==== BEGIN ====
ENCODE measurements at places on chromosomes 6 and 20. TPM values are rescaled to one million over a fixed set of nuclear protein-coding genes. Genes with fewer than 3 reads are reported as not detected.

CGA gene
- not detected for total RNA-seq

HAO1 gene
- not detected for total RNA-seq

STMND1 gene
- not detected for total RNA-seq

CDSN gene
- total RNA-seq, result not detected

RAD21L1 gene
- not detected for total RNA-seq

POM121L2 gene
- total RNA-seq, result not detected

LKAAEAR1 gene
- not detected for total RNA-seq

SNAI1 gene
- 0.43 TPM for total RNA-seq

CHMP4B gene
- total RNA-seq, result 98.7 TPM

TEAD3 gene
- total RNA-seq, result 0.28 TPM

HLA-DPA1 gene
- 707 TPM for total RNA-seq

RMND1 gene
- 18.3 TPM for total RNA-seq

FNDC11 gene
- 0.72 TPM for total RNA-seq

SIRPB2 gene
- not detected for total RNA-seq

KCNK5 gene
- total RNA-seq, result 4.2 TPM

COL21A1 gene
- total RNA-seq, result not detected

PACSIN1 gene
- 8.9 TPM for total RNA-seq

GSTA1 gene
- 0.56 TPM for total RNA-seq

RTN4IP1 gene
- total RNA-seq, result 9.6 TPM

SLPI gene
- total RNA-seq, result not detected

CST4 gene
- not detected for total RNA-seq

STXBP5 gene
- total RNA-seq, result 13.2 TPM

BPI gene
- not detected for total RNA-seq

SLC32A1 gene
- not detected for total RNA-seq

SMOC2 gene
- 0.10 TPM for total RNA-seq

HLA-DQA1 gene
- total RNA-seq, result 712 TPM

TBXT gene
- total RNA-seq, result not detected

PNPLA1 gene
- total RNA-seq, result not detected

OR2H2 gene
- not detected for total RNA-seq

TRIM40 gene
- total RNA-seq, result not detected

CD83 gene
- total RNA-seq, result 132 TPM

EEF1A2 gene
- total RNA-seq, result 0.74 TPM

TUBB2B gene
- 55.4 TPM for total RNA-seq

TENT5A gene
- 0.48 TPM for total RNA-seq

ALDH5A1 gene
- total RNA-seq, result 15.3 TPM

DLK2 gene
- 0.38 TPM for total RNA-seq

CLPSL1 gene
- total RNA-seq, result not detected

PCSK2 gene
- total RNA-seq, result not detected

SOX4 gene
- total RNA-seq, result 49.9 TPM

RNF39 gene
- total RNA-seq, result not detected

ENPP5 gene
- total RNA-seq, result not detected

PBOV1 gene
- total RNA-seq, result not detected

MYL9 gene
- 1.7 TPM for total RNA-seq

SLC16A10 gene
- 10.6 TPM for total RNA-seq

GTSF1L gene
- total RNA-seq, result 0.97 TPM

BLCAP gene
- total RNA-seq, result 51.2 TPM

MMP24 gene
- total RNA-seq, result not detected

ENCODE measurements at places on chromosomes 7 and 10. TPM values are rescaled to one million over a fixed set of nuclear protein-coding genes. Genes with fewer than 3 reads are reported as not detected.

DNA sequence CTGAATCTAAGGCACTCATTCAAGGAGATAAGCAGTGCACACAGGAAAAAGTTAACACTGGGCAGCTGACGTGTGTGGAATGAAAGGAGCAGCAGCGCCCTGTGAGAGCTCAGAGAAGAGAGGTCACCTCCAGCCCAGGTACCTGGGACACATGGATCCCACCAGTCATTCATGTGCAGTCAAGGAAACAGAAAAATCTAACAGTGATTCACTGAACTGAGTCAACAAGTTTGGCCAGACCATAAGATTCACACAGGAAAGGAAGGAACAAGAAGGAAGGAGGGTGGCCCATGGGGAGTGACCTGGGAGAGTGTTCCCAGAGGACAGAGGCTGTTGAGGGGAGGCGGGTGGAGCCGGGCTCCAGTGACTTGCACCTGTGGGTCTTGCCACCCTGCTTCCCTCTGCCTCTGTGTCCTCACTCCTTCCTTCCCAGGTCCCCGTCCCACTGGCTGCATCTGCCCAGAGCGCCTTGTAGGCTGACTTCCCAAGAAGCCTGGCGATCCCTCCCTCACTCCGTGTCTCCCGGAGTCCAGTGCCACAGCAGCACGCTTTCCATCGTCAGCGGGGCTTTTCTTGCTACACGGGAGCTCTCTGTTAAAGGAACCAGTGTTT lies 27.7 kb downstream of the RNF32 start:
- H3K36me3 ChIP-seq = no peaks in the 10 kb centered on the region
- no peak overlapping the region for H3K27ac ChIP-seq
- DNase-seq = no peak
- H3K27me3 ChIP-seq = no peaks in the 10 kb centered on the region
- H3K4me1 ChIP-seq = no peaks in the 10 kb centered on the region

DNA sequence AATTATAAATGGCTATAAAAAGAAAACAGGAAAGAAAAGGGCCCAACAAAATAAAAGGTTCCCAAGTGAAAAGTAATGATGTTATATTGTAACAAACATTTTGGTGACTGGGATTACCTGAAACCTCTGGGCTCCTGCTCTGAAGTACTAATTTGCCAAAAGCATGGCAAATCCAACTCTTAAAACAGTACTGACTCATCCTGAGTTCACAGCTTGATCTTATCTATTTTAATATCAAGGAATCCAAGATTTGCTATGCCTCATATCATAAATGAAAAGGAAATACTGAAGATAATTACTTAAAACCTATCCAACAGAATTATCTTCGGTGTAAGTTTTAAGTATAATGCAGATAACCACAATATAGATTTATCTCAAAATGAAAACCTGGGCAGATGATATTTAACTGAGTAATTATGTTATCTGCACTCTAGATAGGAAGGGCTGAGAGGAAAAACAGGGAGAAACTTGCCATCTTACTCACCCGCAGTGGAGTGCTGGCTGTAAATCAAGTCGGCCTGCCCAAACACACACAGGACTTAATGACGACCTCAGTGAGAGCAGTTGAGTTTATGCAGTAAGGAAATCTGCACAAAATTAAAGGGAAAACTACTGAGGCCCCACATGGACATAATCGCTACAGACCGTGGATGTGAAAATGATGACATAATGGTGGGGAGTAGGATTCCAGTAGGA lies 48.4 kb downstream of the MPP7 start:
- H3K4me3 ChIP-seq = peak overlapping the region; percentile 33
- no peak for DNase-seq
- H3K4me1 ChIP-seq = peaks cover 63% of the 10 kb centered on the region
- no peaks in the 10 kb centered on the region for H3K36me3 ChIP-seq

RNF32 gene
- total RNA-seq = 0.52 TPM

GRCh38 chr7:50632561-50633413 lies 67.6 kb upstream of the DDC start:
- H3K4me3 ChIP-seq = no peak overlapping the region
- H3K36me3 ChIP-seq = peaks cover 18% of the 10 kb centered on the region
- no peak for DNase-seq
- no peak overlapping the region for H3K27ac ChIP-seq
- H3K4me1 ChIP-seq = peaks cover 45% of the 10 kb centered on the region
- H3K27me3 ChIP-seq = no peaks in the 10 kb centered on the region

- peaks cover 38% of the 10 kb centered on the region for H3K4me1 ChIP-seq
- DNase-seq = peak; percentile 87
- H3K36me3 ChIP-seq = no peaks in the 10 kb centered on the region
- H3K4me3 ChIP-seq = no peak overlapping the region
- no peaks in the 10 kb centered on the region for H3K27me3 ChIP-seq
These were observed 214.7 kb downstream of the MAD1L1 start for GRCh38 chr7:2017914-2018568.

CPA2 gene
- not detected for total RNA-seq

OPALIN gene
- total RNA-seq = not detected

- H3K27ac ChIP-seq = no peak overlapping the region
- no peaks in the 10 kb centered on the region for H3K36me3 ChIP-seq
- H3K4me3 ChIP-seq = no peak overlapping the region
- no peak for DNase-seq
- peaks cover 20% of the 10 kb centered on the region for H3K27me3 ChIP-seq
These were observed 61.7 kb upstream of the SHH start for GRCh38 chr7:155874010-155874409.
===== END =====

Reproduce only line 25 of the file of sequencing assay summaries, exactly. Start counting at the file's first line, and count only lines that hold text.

- 18.3 TPM for total RNA-seq